With lovely spring air comes the not-so-lovely inconvenience, or sometimes full-on attack, of seasonal allergies. It’s hard to enjoy the outdoors when all those pretty tree buds and flowers are causing you to cough and sneeze (and making your eyes and throat itch), but there’s no need to rely on over-the-counter allergy meds—which can make you feel simultaneously drowsy and insane—to get through it. Here are 11 natural ways to combat seasonal allergies and get outside already!
11 Natural Remedies for Seasonal Allergies
1. Drink tea
We love tea for beauty, energy, detoxing, insomnia, and a host of other ailments. You can add allergies to that list, too. Peppermint, rooibos, and ginger (among others) infusions are great for treating allergy-related sneezing, congestion, and itchy eyes. Read up on tea’s allergy-relief benefits and get recipes for allergy-fighting herbal teas here.
2. Salt inhaler
Relaxing in salt caves has been an age-old treatment for certain lung and allergic conditions. It’s called speleotherapy, and it’s similar to using a salt gargle or neti pot. The thinking is that the salty environment makes the delicate tissues of the respiratory tract less vulnerable to infections, probably because bacteria and viruses just don’t like the salt.
The salt also serves to calm the inflammation and lessen swelling of the tissues [source]. A few studies have shown improvement in asthma and pulmonary symptoms with this type of therapy [source], and one looked at its use in children with allergic conditions showing some very good results [source].
If you don’t have a salt cave nearby (but try to find out if you do, because they are amazing!), a Himalayan crystal salt inhaler is an easy way to get the allergy-soothing benefits of dry salt inhalation therapy (a.k.a. halotherapy) at home.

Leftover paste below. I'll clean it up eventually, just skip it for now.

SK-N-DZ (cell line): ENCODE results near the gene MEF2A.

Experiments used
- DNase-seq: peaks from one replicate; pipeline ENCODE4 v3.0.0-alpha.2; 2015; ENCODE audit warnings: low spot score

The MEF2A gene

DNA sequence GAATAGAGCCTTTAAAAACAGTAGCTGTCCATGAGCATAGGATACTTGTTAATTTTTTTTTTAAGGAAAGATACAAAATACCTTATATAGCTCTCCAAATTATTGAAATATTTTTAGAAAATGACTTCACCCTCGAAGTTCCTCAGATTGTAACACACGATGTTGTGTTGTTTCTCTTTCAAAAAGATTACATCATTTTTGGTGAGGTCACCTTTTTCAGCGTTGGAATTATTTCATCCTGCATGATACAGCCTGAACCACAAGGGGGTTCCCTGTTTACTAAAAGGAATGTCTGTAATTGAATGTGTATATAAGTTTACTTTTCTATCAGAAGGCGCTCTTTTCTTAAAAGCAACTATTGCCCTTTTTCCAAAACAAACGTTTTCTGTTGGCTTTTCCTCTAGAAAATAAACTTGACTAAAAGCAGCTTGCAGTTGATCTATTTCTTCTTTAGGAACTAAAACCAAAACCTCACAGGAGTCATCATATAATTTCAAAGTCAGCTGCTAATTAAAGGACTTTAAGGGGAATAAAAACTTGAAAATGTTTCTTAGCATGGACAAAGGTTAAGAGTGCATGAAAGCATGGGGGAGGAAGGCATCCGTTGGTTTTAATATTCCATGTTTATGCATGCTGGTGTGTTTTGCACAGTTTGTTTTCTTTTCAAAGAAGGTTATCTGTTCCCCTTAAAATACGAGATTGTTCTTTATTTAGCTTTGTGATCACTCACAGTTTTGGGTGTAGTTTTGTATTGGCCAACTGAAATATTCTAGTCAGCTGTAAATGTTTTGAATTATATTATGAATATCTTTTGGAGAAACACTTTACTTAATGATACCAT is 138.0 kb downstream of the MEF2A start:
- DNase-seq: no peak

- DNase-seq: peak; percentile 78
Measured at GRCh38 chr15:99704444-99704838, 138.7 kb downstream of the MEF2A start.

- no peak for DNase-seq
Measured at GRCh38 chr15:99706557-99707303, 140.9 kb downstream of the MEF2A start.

3. Take a bath
Not only will a bath relax you, but it’s a great way to detox and decompress. Try one of these healing baths.
But if you don’t have time for a bath at night, take a quick shower, to rinse off any pollen caught up in your hair or on your skin before bed. It’s especially helpful if you can wash your hair at night. That way, your bedding will stay pollen-free as well.
While you’re in the bath, it’s a good time to use one of these puffy-eye treatment methods.
4. Apple cider vinegar
Take a spoonful of organic, raw (that part is very important!) apple cider vinegar a couple of times a day to decrease mucus production and get the lymphatic system moving again.
5. Air filter
An air filter is a must for pretty much everyone—not just those who suffer from allergies. The New York Times tested a variety of HEPA, UV-C, and ionic models. It makes sense to get as many allergens out of the air as possible during times of year that you have the most symptoms.
6. Honey or bee pollen
Take a teaspoonful of raw, locally produced honey to combat seasonal allergies, hay fever, or colds. It’s important to find local honey, as it is supposed to help your body get used to the allergens that are already in the environment around you—almost like an allergy shot, which works by giving you a minuscule amount of the substance you are allergic to so your body can learn to adapt.